against 200 or so Internet sites, including some of the most respected
sources of independent journalism, claiming they are part of some
Russian propaganda network.
In classic McCarthyistic fashion, no
evidence was supplied, simply an anonymous smear. But The Washington
Post, which itself has devolved into a neoconservative propaganda
conveyor belt, published the attack apparently without contacting any
of the targeted groups.
Despite the obvious journalistic
problems with this article,
the desperate Clinton campaign treated it like a lifeline to its
drowning hopes for reversing the outcome of the Nov. 8 election.
I say. It seems one has to distinguish at
least three things: First, Hillary Clinton's attempts to keep
the power in the Democratic Party; second, the
use of the PropOrNot lies that also got support from Clintonites; and
recounting effort of Jill Stein, which also was supported by
Here are my comments on these three things.
First. Hillary and Bill Clinton are in serious
trouble because she is - very probably - not the next president of the
USA. So far, they and their team did
have the power in the Democratic Party, and they are seeking to
continue this. I have no idea who will win the fight, though I do think
that the Clintons are on the way out, simply because there only is a very
slight chance that they will win any other powerful job (outside the
Democratic Party). I hope they will disappear fast, but that is
merely my hope, with little or no evidence for or
Second. The use of the - untested,
unverified, anonymous - lies of PropOrNot is a
Hillary Clinton, just like Donald Trump, relies on untested,
unverified, anonymous bullshit to further her - slim - chances and to
keep as much power in the Democratic Party as she can. 
Third, as I have said several times: Jill Stein (whom I personally do
not like much) simply has the right to demand a recount of the
vote. I do not think she will succeed in deposing Donald Trump
as president, but that again is my personal opinion.
Next, there is this on Trump as "part of some grand Russian conspiracy":
The argument is that Trump must be part
of some grand Russian conspiracy along with those 200 Web sites.
As bizarre as this conspiracy mongering
has become, it is quickly emerging as a new Washington “group think.”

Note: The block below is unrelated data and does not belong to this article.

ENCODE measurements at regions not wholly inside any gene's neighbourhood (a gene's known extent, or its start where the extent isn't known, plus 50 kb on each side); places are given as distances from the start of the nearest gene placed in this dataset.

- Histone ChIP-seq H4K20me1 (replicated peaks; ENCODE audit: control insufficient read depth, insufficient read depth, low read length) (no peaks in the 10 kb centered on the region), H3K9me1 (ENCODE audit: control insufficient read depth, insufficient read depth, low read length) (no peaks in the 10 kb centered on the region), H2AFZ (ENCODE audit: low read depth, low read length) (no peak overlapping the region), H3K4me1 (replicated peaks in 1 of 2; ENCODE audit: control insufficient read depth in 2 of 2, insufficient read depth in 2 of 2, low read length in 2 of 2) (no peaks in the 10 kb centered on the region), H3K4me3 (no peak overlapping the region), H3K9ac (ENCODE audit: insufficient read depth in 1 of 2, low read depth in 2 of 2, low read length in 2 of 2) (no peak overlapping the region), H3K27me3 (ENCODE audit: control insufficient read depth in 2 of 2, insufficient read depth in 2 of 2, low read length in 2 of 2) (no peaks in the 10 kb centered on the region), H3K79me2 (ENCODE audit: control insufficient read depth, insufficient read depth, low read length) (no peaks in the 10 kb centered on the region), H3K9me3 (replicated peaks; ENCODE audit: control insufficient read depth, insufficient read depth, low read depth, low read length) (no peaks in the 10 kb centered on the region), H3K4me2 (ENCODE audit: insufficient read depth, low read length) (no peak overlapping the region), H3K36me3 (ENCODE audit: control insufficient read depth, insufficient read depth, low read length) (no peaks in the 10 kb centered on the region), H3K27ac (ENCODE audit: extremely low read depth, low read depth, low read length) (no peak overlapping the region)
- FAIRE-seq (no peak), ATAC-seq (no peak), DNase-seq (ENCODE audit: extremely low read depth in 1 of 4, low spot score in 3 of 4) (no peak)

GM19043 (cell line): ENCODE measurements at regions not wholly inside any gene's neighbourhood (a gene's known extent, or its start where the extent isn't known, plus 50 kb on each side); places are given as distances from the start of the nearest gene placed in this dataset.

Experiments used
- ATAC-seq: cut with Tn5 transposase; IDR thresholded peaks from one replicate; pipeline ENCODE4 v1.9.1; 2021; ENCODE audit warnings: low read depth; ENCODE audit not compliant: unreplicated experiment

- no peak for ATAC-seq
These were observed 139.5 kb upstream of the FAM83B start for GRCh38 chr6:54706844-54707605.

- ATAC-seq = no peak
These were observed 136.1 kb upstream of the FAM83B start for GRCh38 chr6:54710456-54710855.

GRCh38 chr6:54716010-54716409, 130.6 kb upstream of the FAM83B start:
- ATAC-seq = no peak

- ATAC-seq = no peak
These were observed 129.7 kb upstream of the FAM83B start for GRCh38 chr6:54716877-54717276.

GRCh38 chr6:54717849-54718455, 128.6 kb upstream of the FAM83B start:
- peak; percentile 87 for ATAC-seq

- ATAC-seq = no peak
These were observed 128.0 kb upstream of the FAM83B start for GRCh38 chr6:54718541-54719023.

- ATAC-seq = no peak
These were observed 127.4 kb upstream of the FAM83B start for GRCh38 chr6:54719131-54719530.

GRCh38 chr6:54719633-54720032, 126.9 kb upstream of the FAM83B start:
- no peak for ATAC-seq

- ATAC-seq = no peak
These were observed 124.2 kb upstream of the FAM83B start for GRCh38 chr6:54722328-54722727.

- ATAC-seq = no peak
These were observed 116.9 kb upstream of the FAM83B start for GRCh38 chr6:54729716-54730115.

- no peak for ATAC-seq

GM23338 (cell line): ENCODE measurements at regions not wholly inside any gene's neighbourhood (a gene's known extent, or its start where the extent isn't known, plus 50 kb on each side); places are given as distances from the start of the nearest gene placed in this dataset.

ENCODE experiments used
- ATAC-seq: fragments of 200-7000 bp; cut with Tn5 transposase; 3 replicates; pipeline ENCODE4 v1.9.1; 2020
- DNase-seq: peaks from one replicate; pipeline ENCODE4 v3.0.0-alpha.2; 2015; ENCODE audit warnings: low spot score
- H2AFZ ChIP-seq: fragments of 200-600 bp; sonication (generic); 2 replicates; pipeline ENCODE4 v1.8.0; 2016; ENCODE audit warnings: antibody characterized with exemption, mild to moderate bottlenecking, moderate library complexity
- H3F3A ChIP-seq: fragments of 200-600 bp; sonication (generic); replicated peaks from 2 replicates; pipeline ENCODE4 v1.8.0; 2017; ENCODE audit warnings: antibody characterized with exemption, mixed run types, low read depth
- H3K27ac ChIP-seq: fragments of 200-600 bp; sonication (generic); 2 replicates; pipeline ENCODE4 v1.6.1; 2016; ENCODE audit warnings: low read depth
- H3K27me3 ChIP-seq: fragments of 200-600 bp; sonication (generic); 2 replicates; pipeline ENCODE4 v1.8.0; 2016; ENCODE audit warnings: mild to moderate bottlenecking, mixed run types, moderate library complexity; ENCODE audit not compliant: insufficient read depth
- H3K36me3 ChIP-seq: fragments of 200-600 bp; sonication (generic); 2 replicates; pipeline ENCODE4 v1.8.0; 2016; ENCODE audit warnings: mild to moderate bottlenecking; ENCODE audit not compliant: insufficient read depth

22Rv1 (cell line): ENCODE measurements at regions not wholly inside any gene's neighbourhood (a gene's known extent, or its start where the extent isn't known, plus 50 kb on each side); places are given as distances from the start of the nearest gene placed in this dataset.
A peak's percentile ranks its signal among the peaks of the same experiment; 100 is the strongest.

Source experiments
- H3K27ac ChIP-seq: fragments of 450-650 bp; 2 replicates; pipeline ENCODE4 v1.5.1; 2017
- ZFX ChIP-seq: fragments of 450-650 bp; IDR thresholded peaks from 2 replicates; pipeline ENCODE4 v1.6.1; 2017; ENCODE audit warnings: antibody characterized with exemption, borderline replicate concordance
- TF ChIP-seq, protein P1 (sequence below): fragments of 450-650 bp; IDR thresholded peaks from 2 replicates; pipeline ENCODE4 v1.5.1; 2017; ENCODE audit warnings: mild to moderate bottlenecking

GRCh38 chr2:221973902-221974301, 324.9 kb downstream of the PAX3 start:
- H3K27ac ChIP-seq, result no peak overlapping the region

All the “smart people” at the major networks and newspapers – as well
as many Democratic insiders – are just sure that it’s all true.
I think Parry is right in calling this
"bizarre", but wrong in laying the blame on "conspiracy mongering":
There are conspiracies, and what matters is not that
they are conspiracies (if they are), but what evidence one
has. And Parry is right that neither PropOrNot nor The Washington Post
offered any evidence, and seems also right in saying this is
the new groupthink
(a term I prefer - and check out the reference if you didn't alraeady)
- which again is evidence that Clinton and the Clintonites are much
more like Trump than they should be.
Here is the last bit that I'll quote from
The complaint about alleged Russian
hacking of emails also represents an attempt to divert attention away
from the fact that the information published by WikiLeaks appears to be
entirely true. By all accounts, the leaks revealed genuine
communications between Democratic Party leaders and people in the
WikiLeaks also revealed the contents of
Hillary Clinton’s paid speeches to Goldman Sachs and other special
interests, words that she delivered to these groups of insiders but
wanted to keep from the American voters.
However, somehow this truthful
information has morphed into “fake news” without anyone explaining how
that transformation occurred. Through the black magic of simply
saying “Russians” a few times, truthful information becomes “fake” and everyone’s judgment becomes hopelessly clouded.
Yes indeed: That seems mostly correct,
although Parry does give an explanation ("the
black magic of simply saying “Russians” a few times") and overstates
the truth: It is not true that "everyone’s
judgment becomes hopelessly clouded" after
having seen a few times "that the Russians did it".
4. The Real Trump
The fourth item is by Mark Danner on The New York Review of Books:
This is a quotation from a speech of
Donald Trump that is near the beginning of this article:
If you believe that, you must about
as most Trump supporters seem to be : There is no
way to bring back the 40% (!!) of the jobs that have been destroyed
since Reagan took power, and since Bill Clinton mostly continued
Reagan's policies, namely by allowing the very rich to transport their
factories to the very much cheaper countries of India
“In two days,” he began, addressing the
working class of Moon Township, in the shadows of Pittsburgh’s old dead
To this proud vision of a future as past
restored the crowd brought huge cheers.
we are going to win the great state of
Pennsylvania and we are going to win back the White House. [Huge
cheers]… When we win, we are bringing steel back, we are going to
bring steel back to Pennsylvania, like it used to be. We are
putting our steel workers and our miners back to work. We are. We will
be bringing back our once-great steel companies.
It was a lie, a
piece of fantasy,
an intentional bit of major bullshit by
Trump, like 71% of his public sayings. But lying, fantasizing and
bullshitting are the ways in which Trump won the elections (in
the Electoral College) - which is again why I say most voters for Trump
were ignorant or stupid, and usually both.
Then there is this on Hillary Clinton: